Rosemary Pzieh of the London School of Manicuring and Nail Technicnology, Ltd. Says, “Nail technicians have now begun to maximize their profit from retailing. Technicians are now more aware of the chemicals use and are attuned to personal customer service. The nail industry will continue to grow steadily her, especially with the infrastructure of the International Nail Association in place. The United Kingdom now holds three nails-only events a year that offer education and motivation.”

In Ireland, where nails have been widely available for about 12 years, Dennis Hedderman of the Nail Care Company in Dublin reports that an increasing number of beauty salons are offering nail services.

“Awareness of nail care treatments in increasing, and some distributors stopped offering nail products because they could not back up their products with training,” he adds. “The most important issue for technicians in Ireland is education.”

The sole distributor for Star Nail Products in Ireland, Hedderman opened the first nail technician school in Ireland this year.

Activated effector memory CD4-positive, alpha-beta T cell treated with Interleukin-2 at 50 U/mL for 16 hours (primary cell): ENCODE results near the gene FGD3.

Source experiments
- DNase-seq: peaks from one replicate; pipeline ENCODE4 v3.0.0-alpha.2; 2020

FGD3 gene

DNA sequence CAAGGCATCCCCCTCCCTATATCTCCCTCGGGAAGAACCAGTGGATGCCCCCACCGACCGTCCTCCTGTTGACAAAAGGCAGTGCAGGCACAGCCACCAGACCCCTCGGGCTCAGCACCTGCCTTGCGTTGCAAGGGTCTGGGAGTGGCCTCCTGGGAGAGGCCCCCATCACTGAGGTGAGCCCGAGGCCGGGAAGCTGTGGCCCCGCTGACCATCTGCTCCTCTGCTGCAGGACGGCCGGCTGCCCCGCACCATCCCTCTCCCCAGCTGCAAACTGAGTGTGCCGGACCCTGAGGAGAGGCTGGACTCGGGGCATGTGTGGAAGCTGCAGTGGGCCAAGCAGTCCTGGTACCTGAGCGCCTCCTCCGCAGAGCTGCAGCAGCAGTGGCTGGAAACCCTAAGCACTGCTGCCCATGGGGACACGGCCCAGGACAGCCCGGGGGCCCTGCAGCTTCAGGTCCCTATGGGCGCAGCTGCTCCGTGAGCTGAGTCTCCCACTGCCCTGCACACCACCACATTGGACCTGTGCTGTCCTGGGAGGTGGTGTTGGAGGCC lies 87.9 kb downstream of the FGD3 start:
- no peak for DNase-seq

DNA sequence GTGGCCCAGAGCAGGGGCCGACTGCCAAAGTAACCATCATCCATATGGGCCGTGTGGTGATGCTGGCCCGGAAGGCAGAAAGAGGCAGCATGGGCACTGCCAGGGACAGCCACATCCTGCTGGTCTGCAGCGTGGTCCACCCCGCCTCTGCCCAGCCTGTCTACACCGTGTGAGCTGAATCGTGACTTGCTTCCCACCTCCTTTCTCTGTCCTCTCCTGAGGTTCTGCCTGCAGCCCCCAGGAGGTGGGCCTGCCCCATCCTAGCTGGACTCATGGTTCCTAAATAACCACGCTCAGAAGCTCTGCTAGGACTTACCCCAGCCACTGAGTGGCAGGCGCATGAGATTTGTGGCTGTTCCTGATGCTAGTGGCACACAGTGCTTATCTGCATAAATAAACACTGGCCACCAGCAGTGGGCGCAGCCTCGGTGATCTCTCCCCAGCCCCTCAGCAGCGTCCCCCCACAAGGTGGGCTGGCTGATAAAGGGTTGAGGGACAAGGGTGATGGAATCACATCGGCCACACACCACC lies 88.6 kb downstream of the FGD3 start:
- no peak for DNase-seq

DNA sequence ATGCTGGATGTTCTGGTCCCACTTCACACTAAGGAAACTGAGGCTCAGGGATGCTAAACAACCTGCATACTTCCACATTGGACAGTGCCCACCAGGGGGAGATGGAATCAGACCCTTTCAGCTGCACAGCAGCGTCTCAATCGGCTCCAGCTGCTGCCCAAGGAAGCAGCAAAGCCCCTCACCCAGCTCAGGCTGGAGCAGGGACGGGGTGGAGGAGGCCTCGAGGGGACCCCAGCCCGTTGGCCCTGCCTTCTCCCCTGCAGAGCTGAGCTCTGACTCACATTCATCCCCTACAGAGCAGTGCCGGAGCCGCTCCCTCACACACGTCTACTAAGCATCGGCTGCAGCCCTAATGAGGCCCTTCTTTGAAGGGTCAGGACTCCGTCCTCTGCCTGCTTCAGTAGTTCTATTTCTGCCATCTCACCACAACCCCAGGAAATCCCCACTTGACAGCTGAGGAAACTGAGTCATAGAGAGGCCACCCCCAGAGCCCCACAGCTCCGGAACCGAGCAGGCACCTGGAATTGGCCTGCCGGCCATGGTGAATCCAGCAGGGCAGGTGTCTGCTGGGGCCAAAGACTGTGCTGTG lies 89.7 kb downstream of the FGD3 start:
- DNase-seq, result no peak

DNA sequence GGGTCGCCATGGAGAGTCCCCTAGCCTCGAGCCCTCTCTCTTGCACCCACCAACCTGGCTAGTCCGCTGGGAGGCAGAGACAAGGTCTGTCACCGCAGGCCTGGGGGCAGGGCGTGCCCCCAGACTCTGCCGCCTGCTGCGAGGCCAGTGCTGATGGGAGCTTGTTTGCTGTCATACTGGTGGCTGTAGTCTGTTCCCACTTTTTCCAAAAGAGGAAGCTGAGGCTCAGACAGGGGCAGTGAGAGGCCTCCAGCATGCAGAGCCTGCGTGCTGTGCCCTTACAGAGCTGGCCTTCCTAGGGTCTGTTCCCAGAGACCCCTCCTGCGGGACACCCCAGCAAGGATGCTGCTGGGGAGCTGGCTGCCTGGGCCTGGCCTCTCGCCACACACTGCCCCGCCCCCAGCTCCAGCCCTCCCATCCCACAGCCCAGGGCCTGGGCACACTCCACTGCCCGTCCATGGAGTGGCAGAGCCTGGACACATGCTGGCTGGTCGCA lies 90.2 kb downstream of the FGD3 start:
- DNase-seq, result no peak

“For the first time, technicians can receive training and supplies for all systems, which will ensure the future develop0ment of nail treatments in Ireland,” he adds.

In most countries where nails are growing, it’s the technicians themselves who are becoming distributors for American companies and spreading the nail gospel. One such example is in Israel, where husband and wife team Mark and La Lane are the sole representatives for Alpha 9 in a country if five million. They employ eight technicians at Finger-trix in Gavaat Savyon and also operate a technician/customer hot line.

“Regular manicures and pedicures have been offered her since Moses was around,” says Mark lane. “There are eight to 10 nail salons in the center of Israel, and now hairdressing salons have started to offer nail services. Only we offer fully sculptured nails, tips, and overlays.”

In Hong Kong, thanks to the British influence, salons offer all types of nail services.

“In Japan, nails are offered primarily in hotel salons, but in Hong Kong, British girls work as nail technicians al around the city.” Said Alice Ghazarian of AuCourant salon in St. Louis. “Because of the British influence, consumers know all about the different services.